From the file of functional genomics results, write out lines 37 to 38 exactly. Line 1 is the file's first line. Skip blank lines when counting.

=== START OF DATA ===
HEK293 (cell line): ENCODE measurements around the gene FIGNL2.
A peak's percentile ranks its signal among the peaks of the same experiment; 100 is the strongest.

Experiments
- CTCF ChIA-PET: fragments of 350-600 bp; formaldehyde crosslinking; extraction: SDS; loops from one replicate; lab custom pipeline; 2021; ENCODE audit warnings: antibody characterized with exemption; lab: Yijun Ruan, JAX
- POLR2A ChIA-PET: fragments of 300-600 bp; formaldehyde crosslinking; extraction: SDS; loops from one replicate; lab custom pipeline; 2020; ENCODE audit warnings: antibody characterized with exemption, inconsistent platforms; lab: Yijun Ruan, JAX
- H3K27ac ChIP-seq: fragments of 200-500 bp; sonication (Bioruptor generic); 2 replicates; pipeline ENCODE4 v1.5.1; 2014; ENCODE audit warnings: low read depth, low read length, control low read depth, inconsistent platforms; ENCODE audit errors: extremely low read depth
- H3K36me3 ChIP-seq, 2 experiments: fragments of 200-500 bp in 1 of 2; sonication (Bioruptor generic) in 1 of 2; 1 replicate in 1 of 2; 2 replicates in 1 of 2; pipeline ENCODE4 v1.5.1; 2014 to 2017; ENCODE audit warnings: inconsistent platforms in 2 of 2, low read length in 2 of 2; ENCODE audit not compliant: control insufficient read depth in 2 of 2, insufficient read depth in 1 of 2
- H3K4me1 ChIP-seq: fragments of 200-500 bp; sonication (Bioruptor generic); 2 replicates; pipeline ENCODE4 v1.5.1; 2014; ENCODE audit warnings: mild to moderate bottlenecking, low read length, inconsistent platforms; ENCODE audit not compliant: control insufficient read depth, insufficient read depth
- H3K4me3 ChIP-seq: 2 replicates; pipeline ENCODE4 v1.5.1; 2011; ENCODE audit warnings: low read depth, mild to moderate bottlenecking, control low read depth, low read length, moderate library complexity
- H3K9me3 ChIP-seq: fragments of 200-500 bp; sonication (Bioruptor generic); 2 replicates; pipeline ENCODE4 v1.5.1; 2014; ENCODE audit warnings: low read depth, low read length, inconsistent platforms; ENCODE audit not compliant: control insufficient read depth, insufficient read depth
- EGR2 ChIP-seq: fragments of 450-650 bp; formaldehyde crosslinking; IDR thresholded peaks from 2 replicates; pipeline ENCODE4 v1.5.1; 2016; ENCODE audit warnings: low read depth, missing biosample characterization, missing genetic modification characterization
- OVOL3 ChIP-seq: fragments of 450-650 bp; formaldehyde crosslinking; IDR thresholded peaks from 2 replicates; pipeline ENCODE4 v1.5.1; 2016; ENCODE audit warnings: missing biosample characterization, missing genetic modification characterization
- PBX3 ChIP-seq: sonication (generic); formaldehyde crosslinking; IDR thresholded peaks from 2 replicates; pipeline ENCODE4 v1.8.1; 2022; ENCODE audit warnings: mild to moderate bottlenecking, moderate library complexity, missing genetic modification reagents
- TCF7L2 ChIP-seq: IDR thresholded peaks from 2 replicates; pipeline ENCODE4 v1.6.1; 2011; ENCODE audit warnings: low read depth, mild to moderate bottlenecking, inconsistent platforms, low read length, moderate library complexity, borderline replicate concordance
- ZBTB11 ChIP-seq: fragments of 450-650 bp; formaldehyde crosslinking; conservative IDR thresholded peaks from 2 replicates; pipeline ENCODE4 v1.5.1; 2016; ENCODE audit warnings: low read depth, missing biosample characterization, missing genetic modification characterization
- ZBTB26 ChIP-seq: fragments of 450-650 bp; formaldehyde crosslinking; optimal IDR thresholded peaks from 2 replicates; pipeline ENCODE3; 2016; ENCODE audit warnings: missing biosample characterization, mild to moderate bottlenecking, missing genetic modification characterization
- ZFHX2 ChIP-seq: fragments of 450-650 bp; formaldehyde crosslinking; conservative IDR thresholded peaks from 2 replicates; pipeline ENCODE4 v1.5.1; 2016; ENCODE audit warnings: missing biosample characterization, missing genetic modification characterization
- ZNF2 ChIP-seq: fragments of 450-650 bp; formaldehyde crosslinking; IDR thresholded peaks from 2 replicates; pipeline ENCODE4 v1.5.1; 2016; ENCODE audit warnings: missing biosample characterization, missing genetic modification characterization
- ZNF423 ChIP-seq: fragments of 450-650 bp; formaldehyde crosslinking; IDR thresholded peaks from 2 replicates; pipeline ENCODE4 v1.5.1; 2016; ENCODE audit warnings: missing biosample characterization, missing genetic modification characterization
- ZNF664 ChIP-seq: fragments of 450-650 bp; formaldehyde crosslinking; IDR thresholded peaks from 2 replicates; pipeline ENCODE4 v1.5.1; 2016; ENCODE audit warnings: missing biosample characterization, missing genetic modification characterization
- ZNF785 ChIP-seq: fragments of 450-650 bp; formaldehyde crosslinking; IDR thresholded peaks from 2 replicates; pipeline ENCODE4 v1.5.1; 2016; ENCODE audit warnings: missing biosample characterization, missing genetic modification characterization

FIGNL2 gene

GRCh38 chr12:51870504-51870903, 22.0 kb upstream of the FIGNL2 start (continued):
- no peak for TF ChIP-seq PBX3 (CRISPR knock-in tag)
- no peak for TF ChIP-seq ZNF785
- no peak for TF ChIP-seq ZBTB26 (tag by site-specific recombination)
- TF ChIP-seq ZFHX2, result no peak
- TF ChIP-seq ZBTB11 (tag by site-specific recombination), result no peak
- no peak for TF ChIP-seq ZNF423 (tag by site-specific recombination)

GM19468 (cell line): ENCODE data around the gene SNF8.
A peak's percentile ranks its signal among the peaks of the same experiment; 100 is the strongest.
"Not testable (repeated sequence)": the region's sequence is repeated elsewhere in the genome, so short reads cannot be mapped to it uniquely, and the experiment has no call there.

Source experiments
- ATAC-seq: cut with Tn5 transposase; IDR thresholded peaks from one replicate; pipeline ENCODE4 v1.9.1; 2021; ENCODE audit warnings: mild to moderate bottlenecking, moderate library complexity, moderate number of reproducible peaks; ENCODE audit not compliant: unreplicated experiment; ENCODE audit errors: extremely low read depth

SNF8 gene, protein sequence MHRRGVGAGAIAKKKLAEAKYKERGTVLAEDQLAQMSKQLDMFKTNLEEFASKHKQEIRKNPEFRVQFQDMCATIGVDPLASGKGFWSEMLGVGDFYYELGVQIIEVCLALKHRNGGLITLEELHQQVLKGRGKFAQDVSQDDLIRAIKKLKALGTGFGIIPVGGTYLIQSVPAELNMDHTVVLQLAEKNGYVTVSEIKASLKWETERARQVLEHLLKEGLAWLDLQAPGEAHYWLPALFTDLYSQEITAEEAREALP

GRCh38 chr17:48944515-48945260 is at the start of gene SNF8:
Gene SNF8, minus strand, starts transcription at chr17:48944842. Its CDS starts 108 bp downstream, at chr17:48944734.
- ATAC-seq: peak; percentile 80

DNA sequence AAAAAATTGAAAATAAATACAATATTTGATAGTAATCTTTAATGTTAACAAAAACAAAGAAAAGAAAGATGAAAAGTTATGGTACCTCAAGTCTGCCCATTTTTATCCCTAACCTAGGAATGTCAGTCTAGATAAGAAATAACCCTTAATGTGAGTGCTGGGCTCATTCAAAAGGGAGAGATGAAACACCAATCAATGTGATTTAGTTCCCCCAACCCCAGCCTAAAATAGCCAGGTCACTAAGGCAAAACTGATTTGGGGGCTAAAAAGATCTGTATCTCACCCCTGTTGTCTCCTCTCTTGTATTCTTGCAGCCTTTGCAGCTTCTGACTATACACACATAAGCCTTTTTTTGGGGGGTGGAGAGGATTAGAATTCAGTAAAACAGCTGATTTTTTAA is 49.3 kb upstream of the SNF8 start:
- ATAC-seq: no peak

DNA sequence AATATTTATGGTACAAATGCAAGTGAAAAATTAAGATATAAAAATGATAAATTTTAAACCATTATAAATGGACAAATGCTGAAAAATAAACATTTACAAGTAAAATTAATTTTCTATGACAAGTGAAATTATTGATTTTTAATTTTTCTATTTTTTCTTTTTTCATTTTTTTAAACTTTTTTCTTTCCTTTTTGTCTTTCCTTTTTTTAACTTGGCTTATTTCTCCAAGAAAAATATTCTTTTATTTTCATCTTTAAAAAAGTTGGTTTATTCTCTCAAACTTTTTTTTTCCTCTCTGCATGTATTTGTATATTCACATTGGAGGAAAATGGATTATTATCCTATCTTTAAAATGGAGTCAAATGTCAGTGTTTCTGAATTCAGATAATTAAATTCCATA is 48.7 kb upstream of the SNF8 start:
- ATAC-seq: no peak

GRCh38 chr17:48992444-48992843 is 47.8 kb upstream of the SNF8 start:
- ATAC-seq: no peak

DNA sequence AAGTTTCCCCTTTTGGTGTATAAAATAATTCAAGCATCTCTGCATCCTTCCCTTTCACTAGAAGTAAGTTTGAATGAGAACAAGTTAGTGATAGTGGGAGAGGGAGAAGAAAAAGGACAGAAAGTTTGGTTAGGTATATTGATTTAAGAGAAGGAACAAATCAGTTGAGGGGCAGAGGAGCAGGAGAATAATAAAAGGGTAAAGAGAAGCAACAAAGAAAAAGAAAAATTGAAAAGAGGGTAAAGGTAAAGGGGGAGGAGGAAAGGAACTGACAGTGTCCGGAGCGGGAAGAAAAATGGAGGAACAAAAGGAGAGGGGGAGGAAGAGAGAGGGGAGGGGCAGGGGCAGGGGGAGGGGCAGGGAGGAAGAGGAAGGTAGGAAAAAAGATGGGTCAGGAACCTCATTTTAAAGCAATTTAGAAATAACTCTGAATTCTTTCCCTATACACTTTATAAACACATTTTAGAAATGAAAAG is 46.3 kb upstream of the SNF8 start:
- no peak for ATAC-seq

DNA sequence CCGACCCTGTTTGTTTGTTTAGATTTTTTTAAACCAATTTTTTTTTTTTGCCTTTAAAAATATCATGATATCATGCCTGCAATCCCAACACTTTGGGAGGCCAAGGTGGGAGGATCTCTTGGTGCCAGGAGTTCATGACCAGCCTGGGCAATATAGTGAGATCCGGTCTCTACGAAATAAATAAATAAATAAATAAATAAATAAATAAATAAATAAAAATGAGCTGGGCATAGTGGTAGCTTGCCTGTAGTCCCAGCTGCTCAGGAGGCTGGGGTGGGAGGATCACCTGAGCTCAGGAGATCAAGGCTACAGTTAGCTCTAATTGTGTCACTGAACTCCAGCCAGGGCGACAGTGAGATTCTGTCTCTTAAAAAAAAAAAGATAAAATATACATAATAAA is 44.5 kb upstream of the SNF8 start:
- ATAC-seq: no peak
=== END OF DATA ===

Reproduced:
Gene SNF8, minus strand, starts transcription at chr17:48944842. Its CDS starts 108 bp downstream, at chr17:48944734.
- ATAC-seq: peak; percentile 80